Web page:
The angel on the square.

The angel on the square.

December 15

After three days in Saint Petersburg, I met up with my friend Jack in Italy. We trekked around Rome for a day, saw everything you’d expect us to see, visited some Catacombs, then headed to Napoli, where we ate the most amazing pizza for basically every meal. (In between meals, I scarfed down many of Italy’s shockingly easy-to-find vegan croissants.)

On the morning of my show in Napoli, we took a trip to Pompeii, which was incredibly cool. (If you go, I do recommend taking a guided tour, just because they can tell you so much about what you’re seeing. When you guide yourself — at Pompeii or anywhere — it’s too easy to skim the placards or brochures and miss lots of not-to-be-missed things.)

An ass that won’t quit, no matter how great the catastrophe.

An ass that won’t quit, no matter how great the catastrophe.

I started writing my song “Pompeii” — the first single from Look at the Harlequins! — years and years ago, probably around 2010. (I have so many song ideas that I just haven’t gotten around to…) I guess visiting Pompeii got the old song fragment floating around in my head again, because it was one of the next few songs I wrote after all my winter touring.

The stage is set. Which pillow would you choose?

The stage is set. Which pillow would you choose?

Back in Napoli, Jack and I found the venue (after finding more pizza), which was a sort of community center. This show was organized by Luca of the Napoli Couchsurfing Group. He put together such a special event, and I had such a lovely time with everyone. There were so many sweet moments… Getting to speak Russian with a woman named Regina who was visiting from Venice… performing “Limits” with Jack in the audience (I wrote the song after Jack stayed with me and Adam in Eugene — it was the first song I’d written in three years)... everyone snapping along to “Sparkbird”…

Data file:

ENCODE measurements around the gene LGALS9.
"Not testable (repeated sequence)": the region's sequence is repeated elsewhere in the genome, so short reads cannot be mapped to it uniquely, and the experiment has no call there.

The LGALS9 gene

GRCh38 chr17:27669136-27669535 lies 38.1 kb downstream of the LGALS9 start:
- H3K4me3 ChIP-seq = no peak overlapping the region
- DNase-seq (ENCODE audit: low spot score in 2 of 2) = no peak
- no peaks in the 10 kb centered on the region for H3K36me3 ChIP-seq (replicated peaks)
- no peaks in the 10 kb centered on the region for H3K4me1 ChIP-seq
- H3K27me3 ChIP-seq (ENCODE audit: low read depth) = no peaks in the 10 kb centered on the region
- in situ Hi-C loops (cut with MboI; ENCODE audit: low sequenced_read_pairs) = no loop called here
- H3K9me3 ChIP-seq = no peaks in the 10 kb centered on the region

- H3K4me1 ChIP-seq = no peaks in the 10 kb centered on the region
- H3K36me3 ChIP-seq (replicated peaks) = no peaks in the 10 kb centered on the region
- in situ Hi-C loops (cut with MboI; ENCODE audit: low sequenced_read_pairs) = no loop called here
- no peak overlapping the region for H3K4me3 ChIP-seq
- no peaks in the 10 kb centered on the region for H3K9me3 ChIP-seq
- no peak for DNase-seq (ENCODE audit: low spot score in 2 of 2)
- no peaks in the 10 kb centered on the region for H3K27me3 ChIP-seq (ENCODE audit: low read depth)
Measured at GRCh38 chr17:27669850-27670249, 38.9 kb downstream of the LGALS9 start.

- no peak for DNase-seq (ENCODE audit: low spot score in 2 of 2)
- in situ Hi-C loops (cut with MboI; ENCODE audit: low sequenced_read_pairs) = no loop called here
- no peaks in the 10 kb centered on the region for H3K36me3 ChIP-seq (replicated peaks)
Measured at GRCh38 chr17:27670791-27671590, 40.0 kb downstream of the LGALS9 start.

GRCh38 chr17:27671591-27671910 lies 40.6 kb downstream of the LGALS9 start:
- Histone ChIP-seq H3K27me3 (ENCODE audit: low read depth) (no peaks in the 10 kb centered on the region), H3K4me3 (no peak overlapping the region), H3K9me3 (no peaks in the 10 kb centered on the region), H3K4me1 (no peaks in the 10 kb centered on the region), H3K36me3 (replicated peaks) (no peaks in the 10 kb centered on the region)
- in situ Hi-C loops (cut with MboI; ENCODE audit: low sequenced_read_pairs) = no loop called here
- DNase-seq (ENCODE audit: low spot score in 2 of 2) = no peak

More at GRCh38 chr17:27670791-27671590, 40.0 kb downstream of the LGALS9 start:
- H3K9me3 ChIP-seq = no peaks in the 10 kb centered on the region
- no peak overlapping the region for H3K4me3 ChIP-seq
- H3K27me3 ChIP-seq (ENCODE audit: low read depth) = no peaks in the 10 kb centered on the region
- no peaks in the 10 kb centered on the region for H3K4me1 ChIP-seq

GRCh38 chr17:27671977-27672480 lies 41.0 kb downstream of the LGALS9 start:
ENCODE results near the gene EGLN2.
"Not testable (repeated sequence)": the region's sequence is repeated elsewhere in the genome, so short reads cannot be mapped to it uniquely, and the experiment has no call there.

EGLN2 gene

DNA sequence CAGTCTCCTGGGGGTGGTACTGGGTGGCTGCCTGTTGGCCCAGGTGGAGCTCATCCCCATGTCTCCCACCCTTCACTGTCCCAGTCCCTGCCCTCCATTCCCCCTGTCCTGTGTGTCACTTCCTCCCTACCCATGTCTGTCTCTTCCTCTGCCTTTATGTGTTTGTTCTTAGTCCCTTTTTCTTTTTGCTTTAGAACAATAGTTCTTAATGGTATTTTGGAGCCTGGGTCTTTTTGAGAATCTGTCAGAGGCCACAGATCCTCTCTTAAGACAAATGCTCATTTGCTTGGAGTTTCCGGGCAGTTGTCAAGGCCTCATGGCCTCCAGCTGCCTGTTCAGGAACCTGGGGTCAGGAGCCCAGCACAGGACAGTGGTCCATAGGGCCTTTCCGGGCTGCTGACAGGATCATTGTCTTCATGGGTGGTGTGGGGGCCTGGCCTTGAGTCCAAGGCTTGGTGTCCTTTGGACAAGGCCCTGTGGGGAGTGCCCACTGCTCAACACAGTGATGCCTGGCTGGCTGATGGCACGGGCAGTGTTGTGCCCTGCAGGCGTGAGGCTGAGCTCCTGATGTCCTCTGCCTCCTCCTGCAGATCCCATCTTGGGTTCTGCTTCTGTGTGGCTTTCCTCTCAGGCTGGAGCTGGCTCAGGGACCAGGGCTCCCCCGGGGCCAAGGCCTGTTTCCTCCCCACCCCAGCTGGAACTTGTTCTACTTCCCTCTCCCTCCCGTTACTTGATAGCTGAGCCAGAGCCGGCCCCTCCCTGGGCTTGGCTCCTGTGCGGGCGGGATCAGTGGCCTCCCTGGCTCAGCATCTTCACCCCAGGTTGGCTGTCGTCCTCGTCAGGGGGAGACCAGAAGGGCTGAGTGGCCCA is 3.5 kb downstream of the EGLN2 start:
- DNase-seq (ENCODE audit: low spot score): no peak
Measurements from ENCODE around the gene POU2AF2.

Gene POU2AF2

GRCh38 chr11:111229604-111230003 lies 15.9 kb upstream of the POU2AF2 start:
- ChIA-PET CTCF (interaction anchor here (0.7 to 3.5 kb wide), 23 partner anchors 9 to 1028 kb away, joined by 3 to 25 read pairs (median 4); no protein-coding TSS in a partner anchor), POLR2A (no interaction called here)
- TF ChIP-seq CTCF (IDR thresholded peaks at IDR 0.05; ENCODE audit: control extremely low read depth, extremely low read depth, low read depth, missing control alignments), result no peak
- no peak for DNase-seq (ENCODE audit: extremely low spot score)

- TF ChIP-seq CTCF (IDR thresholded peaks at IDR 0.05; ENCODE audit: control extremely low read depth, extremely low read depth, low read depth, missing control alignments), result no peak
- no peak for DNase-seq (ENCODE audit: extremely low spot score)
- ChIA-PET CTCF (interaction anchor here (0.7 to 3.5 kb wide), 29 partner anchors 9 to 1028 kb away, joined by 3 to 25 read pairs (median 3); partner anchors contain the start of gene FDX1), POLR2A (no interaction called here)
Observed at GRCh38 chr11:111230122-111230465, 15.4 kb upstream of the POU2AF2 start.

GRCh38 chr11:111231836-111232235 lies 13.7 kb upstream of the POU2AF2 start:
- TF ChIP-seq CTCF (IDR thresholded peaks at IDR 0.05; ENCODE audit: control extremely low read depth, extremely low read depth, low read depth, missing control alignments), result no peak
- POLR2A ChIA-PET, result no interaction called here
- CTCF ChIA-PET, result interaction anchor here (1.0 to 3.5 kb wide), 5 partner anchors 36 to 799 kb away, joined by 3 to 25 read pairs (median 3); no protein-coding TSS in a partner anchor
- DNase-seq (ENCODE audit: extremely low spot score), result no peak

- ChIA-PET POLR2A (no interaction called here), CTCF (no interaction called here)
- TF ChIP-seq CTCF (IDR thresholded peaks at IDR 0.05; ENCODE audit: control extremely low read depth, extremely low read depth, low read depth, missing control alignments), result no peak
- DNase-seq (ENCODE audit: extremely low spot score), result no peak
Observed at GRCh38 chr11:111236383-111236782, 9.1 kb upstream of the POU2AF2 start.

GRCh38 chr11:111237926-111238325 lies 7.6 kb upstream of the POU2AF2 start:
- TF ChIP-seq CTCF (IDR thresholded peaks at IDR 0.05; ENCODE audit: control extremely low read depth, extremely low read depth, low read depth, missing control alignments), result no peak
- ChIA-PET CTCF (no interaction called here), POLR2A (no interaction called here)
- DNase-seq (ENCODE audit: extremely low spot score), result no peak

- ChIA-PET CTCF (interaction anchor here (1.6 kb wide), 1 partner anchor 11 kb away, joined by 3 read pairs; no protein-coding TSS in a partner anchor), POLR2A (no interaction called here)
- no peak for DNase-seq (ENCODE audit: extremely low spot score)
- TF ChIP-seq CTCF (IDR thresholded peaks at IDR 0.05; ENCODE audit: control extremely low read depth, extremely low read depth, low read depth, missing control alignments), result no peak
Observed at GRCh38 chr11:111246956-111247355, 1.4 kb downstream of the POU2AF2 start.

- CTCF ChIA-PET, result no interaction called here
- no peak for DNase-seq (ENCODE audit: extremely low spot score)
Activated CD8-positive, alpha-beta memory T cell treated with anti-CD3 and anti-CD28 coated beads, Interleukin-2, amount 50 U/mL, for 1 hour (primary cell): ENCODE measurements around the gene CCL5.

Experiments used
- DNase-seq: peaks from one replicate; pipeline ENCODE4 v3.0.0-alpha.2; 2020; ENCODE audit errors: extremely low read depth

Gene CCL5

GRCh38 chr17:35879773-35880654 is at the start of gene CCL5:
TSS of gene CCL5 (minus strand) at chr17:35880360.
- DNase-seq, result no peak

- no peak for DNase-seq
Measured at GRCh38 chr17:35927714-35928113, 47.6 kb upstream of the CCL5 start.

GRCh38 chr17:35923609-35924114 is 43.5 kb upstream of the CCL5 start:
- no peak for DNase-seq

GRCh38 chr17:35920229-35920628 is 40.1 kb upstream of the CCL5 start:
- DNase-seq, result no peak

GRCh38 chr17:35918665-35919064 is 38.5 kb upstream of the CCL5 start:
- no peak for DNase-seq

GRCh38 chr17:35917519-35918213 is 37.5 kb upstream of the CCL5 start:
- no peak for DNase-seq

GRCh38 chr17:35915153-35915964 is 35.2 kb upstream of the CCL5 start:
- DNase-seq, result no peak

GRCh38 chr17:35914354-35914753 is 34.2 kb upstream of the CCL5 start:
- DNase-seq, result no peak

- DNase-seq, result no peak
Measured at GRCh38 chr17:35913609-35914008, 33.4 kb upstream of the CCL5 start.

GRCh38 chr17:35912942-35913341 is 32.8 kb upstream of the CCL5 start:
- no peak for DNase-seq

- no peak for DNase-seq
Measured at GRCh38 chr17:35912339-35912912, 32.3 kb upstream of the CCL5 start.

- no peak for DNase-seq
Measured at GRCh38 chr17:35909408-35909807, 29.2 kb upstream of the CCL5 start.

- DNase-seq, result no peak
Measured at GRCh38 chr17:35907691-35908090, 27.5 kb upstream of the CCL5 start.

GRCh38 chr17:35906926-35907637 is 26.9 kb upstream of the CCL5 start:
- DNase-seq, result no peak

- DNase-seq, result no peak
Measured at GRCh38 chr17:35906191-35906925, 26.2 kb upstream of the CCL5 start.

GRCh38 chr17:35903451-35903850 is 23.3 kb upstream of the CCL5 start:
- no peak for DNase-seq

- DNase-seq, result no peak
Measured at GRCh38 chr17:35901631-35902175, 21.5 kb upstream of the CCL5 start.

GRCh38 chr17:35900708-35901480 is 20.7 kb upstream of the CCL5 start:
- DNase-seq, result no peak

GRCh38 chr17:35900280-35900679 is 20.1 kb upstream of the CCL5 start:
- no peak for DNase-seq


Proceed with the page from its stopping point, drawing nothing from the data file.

The evening came to a close, and that show in Napoli ended up being the last one of the tour, though others had been planned. From Italy, Jack and I went on to France, where my show in Marseille turned out to be a logistical impossibility. Instead, we visited museums. We hiked through the Calanques National Park. We found a park with a pond full of nutria.

We parted ways there, Jack heading back to London and me going to Morocco. My shows in Morocco also fell through, in part because I fell in a huge hole — but I should save that story to tell at future shows.

I ended up back in London, where the tour had begun nearly a month before. I went to a vegan Christmas market, had my first London theater experience (Everybody’s Talking About Jamie), and ate a Christmas eve pub meal with Jack and his family.

I stayed Christmas Eve at an airport hotel. On Christmas morning, I walked from my room straight to the airport, then sat on a bench writing a few last postcards before boarding my plane back to the US. When I arrived ten hours later, it was Christmas morning again.

Kaliningrad: сердце тёплое

December 5

The distance between Gdansk and Kaliningrad isn't incredible — a drive of approximately 115 miles (or 185 km) — but the bus from Gdansk to Kaliningrad runs only once daily and departs at 6:00 AM.

My previous day had started, impossibly, at 3:00 AM (GMT) in Winchester, UK, and ended around midnight (CET). Thus had begun a week of burning the candle from both ends every single day: waking up before 5:00 or 6:00 AM, spending the first half of the day on planes and trains, navigating completely unfamiliar cities, sightseeing for a couple hours when possible, getting acquainted with the next concert's hosts, setting up for the show, performing, being present with the people who had so graciously given me their time and attention and other resources, then finally trying to sleep for 5 hours before waking up and doing it all again.

Oh, and eating. I must have eaten at least a few times.

Touring is exhausting, especially for an independent musician. Support independent musicians. Share their music, buy their merch. If something they wrote is important to you, write to them and tell them.

Okay, back to the travelog.